Considering I will use Spark in my future work, I learnt how to manipulate data
pyspark in a Docker container and am willing to share it with you! In my
blog, I’ll talk about the following points:
- Why Spark?
- Why Docker?
- Run the Docker container
- Simple data manipulation with pyspark
Spark is a platform for cluster computing. Spark lets you spread data and computations over clusters with multiple nodes (think of each node as a separate computer). Splitting up your data makes it easier to work with very large datasets because each node only works with a small amount of data.
As each node works on its own subset of the total data, it also carries out a part of the total calculations required, so that both data processing and computation are performed in parallel over the nodes in the cluster. It is a fact that parallel computation can make certain types of programming tasks much faster.
Developing apps today requires so much more than writing code. Multiple languages, frameworks, architectures, and discontinuous interfaces between tools for each lifecycle stage creates enormous complexity. Docker simplifies and accelerates your workflow, while giving developers the freedom to innovate with their choice of tools, application stacks, and deployment environments for each project.
Run the Docker container
Here, we will take advantage of the jupyter/pyspark-notebook Docker image, since it contains:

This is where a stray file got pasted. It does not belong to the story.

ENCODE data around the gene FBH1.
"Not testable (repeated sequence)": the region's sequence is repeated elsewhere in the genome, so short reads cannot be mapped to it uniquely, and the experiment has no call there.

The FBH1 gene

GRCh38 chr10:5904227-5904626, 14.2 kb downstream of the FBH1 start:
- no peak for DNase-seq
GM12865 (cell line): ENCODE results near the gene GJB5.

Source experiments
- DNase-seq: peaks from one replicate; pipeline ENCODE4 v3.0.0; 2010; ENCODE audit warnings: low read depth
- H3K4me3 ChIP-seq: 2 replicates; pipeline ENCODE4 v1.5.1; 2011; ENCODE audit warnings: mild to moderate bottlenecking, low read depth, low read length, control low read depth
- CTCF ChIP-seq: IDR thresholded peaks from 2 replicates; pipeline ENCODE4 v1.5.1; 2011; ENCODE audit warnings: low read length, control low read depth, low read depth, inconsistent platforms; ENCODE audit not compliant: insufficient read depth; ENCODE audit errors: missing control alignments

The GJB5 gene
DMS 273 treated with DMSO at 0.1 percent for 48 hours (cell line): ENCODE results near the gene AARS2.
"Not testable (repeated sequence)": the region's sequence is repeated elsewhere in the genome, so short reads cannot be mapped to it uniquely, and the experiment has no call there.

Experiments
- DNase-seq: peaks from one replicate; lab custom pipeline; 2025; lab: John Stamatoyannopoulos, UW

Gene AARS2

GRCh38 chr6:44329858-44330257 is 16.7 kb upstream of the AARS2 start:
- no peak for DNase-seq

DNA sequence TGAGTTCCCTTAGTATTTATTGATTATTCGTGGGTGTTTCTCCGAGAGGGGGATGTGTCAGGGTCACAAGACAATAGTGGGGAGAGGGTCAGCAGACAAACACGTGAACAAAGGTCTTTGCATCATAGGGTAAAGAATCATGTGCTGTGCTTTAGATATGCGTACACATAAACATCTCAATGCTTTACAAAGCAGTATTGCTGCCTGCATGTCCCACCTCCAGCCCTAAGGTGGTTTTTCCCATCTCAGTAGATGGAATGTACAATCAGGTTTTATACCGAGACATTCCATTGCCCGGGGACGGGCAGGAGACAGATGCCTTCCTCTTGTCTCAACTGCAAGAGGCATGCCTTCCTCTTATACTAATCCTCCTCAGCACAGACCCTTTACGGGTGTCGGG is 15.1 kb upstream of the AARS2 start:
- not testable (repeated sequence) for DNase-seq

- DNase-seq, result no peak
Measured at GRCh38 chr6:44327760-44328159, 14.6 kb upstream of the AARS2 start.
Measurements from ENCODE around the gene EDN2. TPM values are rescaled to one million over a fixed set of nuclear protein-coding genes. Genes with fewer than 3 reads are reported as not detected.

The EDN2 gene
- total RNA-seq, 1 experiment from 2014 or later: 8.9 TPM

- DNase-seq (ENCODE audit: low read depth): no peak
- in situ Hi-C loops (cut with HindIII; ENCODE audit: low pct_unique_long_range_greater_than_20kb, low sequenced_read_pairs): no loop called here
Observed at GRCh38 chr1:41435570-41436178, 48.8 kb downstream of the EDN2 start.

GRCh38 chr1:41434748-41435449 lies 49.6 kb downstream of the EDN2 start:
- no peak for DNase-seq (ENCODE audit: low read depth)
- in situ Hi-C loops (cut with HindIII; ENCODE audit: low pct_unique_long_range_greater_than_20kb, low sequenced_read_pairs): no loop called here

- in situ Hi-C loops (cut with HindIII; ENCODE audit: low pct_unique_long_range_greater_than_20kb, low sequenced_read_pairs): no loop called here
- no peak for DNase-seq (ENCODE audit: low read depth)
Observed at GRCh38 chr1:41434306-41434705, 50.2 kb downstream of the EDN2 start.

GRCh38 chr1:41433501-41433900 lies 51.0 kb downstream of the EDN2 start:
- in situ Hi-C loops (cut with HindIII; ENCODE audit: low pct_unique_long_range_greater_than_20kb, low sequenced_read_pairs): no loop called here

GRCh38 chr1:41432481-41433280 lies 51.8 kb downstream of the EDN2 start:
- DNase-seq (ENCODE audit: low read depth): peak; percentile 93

- Apache Spark
- Miniconda with Python 2.7.x and 3.x environments
- Jupyter Notebook
- Pre-installed versions of
pyspark, pandas, matplotlib, scipy, seaborn, and scikit-learn
-it: run an image interactively
-p: publish a container’s port(s) to the host
-v: map current directory (
$PWD) to the container’s
For more information about Docker commands, you can find them here.
Simple data manipulation with pyspark
SparkContext & SparkSession
In order to connect to a Spark cluster from PySpark, we need to create an
instance of the
SparkContext class with
pyspark.SparkContext. To start
working with Spark DataFrames, you first have to create a
SparkContext. You can think of the
SparkContext as your connection
to the cluster and the
SparkSession as your interface with that connection.
SparkSession has an attribute called
catalog which lists all the data
inside the cluster. This attribute has a few methods for extracting different
pieces of information.
One of the most useful is the
.listTables() method, which returns the names
of all the tables in your cluster as a list.
We have no table in our cluster. So I will import a csv file with
put it into the Spark cluster.
Put a pandas DataFrame into a Spark cluster
.createDataFrame() method takes a
pandas DataFrame and returns a Spark
DataFrame. The output of this method is stored locally, NOT in the
SparkSession catalog. So we can use
.createOrReplaceTempView() to create a
new temporary table if nothing was there before, or updates an existing table
if one was already defined.
Calculate 2018 population for each country
withColumn(colName, col) returns a new DataFrame by adding a column or
replacing the existing column that has the same name. Here I divide “pop2019(k)”
by “GrowthRate” for calculating 2018’s population.
Top 10 countries
- “Getting to know pyspark”, campus.datacamp.com. [Online]. Available: https://campus.datacamp.com/courses/introduction-to-pyspark/getting-to-know-pyspark?ex=1
- “Why Dicjer”, www.docker.com. [Online]. Available: https://www.docker.com/why-docker
- Max Melnick, “Quick-start Apache Spark Environment Using Docker Containers”, maxmelnick.com. [Online]. Available: http://maxmelnick.com/2016/06/04/spark-docker.html
- “0*Vs8O_whiQvaqSyD4”, miro.medium.com. [Online]. Available: https://miro.medium.com/max/2000/0*Vs8O_whiQvaqSyD4.png